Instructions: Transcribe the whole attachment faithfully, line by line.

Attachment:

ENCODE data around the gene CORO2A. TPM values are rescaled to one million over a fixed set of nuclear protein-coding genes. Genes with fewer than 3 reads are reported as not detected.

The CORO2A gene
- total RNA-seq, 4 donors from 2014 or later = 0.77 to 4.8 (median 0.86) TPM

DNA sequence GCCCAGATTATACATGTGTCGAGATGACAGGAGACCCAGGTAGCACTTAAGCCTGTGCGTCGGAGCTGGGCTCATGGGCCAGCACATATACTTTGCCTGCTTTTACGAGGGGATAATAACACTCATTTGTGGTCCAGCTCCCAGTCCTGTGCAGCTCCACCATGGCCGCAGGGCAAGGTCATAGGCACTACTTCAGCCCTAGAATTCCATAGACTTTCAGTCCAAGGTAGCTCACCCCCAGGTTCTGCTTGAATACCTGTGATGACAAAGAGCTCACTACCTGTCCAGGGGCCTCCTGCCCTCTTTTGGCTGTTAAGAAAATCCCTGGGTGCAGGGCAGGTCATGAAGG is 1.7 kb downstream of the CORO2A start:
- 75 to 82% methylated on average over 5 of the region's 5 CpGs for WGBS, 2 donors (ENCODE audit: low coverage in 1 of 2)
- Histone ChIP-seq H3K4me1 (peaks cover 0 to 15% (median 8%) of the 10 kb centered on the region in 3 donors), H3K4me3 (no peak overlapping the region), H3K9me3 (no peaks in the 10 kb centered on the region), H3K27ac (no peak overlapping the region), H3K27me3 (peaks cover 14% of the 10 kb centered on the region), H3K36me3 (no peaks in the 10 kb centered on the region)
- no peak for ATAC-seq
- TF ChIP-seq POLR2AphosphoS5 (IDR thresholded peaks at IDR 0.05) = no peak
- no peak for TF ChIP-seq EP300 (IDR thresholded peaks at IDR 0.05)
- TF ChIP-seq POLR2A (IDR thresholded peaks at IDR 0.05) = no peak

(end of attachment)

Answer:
ENCODE data around the gene CORO2A. TPM values are rescaled to one million over a fixed set of nuclear protein-coding genes. Genes with fewer than 3 reads are reported as not detected.

The CORO2A gene
- total RNA-seq, 4 donors from 2014 or later = 0.77 to 4.8 (median 0.86) TPM

DNA sequence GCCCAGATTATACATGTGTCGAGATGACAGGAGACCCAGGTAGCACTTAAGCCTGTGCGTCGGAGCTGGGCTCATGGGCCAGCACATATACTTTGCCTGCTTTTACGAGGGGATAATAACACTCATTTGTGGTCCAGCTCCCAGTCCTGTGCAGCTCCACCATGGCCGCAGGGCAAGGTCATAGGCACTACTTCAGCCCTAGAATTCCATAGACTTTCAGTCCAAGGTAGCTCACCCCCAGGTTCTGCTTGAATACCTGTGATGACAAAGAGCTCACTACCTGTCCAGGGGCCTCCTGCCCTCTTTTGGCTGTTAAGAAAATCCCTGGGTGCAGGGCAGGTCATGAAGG is 1.7 kb downstream of the CORO2A start:
- 75 to 82% methylated on average over 5 of the region's 5 CpGs for WGBS, 2 donors (ENCODE audit: low coverage in 1 of 2)
- Histone ChIP-seq H3K4me1 (peaks cover 0 to 15% (median 8%) of the 10 kb centered on the region in 3 donors), H3K4me3 (no peak overlapping the region), H3K9me3 (no peaks in the 10 kb centered on the region), H3K27ac (no peak overlapping the region), H3K27me3 (peaks cover 14% of the 10 kb centered on the region), H3K36me3 (no peaks in the 10 kb centered on the region)
- no peak for ATAC-seq
- TF ChIP-seq POLR2AphosphoS5 (IDR thresholded peaks at IDR 0.05) = no peak
- no peak for TF ChIP-seq EP300 (IDR thresholded peaks at IDR 0.05)
- TF ChIP-seq POLR2A (IDR thresholded peaks at IDR 0.05) = no peak